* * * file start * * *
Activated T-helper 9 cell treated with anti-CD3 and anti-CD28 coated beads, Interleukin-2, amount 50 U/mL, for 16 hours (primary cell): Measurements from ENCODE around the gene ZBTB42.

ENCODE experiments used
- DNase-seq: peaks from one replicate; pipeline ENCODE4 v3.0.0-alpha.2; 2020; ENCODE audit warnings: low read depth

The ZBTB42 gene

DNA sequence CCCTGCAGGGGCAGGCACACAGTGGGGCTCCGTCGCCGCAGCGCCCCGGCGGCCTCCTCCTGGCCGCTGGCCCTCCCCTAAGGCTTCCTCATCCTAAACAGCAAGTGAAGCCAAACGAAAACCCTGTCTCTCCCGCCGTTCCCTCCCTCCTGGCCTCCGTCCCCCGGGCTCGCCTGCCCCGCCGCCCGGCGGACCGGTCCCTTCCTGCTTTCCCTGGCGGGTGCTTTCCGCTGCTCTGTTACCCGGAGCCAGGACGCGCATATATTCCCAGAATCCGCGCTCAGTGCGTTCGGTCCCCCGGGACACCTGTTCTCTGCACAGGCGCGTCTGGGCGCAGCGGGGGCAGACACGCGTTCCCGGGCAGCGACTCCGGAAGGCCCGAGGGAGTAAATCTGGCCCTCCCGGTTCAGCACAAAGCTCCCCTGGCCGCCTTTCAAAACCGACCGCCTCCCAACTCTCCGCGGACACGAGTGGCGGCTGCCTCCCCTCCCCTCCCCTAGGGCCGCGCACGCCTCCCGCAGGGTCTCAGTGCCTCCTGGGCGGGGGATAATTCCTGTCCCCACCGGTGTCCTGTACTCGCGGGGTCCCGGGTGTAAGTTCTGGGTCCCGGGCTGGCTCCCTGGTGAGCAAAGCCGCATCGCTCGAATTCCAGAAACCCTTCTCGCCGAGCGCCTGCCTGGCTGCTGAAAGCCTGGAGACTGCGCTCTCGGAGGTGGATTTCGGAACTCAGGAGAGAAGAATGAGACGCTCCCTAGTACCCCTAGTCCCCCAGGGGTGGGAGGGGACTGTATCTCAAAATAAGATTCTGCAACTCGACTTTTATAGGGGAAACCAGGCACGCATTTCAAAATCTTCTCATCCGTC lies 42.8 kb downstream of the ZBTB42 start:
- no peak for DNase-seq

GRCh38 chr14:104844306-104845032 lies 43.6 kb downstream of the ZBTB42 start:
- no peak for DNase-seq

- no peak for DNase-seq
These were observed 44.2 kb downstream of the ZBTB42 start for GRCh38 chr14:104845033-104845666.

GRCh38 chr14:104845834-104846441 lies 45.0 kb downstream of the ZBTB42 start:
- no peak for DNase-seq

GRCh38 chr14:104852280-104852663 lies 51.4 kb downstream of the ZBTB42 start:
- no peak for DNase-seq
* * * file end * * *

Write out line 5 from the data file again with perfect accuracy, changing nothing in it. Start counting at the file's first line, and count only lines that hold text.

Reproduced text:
DNA sequence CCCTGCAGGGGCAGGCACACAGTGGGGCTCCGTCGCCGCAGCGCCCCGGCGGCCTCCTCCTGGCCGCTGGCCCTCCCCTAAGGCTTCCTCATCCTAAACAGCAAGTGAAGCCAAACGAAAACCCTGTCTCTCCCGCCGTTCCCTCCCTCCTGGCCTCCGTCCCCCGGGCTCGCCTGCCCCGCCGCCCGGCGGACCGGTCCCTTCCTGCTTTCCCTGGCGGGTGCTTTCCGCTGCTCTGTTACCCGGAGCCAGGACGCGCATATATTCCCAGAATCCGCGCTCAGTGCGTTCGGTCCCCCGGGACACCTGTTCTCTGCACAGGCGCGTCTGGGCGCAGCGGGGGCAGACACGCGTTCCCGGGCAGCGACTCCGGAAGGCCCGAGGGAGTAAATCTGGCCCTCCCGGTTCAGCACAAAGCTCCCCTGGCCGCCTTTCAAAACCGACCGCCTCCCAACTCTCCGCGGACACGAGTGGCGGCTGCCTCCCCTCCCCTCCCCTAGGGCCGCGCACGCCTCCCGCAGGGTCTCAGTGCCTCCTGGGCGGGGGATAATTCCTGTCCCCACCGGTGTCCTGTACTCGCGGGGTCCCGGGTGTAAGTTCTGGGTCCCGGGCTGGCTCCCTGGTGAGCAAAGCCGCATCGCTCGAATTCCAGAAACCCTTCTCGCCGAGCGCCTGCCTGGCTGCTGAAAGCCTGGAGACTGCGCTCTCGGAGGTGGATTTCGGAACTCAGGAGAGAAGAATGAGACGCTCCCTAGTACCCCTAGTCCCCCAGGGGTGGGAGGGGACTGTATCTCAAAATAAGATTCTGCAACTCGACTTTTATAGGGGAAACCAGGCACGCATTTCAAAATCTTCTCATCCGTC lies 42.8 kb downstream of the ZBTB42 start: